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Unis push for land to build student housing

FIVE public universities are negotiating with the Premier, Nathan Rees, to relax planning laws and free up Crown land to help build housing for an extra 15,000 students in Sydney reports Heath Gilmore in the Sydney Morning Herald of 19 Novemner 2009.


The universities - Western Sydney, Macquarie, Sydney, NSW and the University of Technology, Sydney - want to provide more affordable accommodation to attract domestic and international students.

UWS has put forward a proposal for a five-day boarding complex to assist students living in the city who have to struggle with crowded public transport and congested roads to get to the campus.

The NSW Vice-Chancellors Council, chaired by Professor Fred Hilmer, has started discussions with Mr Rees over planning approvals and how to make housing projects more attractive and less costly.

UTS and the University of Sydney also have raised the possibility of Crown land being made available for low-cost student housing.

Others universities are seeking financial assistance or incentives for smaller housing projects after at least three deals reliant on private equity collapsed this year.

The NSW chief scientist, Mary O'Kane, has been asked by the Government to act as a go-between with the universities. Her appointment comes after Mr Rees held his first annual meeting with NSW vice-chancellors earlier this year.

It is understood the main topic was student housing in Sydney's tough rental market.

Less than 10 per cent of students live in student accommodation provided by the universities in Sydney. In the United States and Canada, up to 50 per cent of students use student housing.

Up to 2000 rooms for students are being built at a number of the universities.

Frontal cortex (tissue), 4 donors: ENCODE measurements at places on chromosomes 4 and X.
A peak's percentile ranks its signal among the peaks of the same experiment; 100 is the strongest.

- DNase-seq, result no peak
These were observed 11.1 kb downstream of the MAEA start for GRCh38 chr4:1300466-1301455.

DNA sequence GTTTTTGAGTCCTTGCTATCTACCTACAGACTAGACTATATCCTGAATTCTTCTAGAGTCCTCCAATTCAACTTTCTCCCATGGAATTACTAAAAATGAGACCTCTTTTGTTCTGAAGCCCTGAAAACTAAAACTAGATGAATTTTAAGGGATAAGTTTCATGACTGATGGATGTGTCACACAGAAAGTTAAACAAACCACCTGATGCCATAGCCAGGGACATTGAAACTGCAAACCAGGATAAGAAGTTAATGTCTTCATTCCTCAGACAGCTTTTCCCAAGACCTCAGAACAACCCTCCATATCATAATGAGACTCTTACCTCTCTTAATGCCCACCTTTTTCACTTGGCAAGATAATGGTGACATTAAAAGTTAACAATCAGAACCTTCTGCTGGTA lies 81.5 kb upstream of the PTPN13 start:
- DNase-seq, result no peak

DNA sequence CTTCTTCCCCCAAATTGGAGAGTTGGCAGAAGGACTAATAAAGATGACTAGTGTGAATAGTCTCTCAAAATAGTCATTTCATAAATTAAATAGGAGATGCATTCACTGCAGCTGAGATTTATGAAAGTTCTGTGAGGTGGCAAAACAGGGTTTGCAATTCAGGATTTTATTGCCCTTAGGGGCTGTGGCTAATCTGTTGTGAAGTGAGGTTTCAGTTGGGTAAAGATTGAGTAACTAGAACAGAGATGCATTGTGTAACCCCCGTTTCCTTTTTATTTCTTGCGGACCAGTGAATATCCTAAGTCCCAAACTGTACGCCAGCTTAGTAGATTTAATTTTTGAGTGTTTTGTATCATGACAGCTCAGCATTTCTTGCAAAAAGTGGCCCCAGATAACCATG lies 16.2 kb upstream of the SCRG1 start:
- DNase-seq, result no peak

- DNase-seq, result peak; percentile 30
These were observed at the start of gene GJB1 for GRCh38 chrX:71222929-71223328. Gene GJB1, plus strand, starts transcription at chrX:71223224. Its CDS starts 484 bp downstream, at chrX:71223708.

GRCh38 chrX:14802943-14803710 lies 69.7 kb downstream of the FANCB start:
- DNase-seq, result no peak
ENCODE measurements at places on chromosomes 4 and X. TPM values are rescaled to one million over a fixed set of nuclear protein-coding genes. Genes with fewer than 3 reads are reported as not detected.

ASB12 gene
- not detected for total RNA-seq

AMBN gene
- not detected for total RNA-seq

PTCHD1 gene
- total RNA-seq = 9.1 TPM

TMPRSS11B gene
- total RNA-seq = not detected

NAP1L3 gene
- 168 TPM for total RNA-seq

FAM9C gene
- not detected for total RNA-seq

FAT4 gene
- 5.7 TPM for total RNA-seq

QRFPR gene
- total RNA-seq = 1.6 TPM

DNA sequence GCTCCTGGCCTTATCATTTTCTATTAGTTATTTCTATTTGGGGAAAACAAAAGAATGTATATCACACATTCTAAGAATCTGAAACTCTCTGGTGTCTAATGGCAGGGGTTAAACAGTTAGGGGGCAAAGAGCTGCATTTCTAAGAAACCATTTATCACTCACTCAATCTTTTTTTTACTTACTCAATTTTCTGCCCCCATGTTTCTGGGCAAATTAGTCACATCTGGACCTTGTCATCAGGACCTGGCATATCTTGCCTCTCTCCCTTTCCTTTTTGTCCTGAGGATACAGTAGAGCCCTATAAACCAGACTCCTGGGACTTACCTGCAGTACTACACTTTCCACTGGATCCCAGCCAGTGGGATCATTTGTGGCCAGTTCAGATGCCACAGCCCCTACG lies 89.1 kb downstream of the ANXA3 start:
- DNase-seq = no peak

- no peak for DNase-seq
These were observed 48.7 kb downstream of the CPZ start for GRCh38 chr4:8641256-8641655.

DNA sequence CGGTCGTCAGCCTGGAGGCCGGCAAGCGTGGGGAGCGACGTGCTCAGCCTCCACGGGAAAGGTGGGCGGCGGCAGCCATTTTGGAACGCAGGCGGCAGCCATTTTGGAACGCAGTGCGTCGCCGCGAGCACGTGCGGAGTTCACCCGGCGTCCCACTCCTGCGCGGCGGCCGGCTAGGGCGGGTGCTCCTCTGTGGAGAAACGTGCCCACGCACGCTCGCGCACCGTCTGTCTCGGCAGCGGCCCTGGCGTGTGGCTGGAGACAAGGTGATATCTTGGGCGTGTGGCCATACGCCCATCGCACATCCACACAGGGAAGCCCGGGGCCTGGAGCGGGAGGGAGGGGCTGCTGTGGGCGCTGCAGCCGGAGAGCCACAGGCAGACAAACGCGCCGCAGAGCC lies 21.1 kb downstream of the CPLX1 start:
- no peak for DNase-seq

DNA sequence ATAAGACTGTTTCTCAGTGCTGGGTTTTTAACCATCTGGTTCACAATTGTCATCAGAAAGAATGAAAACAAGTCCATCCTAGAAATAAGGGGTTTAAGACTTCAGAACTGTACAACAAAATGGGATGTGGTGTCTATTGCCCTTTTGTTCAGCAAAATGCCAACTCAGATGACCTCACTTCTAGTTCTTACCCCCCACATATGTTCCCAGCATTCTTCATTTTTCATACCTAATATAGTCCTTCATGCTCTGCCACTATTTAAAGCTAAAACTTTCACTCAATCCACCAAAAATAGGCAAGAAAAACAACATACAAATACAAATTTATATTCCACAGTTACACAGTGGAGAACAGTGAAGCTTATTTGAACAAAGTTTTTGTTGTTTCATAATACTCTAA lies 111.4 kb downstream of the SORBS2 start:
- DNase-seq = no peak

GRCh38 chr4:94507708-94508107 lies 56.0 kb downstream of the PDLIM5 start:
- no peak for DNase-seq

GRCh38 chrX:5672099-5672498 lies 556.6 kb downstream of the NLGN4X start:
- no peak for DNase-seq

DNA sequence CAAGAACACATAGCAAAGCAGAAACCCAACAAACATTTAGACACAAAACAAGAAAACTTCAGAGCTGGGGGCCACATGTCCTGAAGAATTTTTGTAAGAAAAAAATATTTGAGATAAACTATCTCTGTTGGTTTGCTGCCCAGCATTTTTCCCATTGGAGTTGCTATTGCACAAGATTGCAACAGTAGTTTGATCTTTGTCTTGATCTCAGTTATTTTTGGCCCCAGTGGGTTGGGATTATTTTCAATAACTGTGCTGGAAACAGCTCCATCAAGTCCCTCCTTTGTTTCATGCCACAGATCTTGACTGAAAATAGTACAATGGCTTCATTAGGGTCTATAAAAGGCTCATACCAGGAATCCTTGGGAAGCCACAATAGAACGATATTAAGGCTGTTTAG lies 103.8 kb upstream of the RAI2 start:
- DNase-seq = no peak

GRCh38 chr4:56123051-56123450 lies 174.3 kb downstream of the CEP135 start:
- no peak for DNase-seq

The University of NSW is set to open a $120 million complex in January. The 1021-bed site will be the largest student complex of its type in Australia.

At the same time UTS is awaiting development approval on a $100 million complex for 800 students.

No major projects, however, are due to start after next year, despite the universities developing plans for extra housing for at least 15,000 students.

The vice-chancellor of Sydney University, Michael Spence, wants to triple the number of beds available to on-campus students. The university is seeking proposals for short-term serviced accommodation within a kilometre of the campus.

''We are actively looking at potential sites on campus where we could possibly increase accommodation … both at existing colleges and other sites,'' a spokesman for Dr Spence said.

''We have said that if other sites do become available, for example, Harold Park or North Eveleigh, the university is interested in exploring these.''

The deputy vice-chancellor of UTS, Patrick Woods, said universities needed to integrate students' study with their living arrangements.

''If you can provide an environment which has the physical as well as the tutorial support for their studies [then] better educational as well as life experiences will result,'' Mr Woods said.

The state Science and Medical Research Minister, Jodi McKay, said the Government would address the student housing issue.

''We understand the importance for growth in this sector and the potential for attracting more international and interstate students to NSW,'' she said.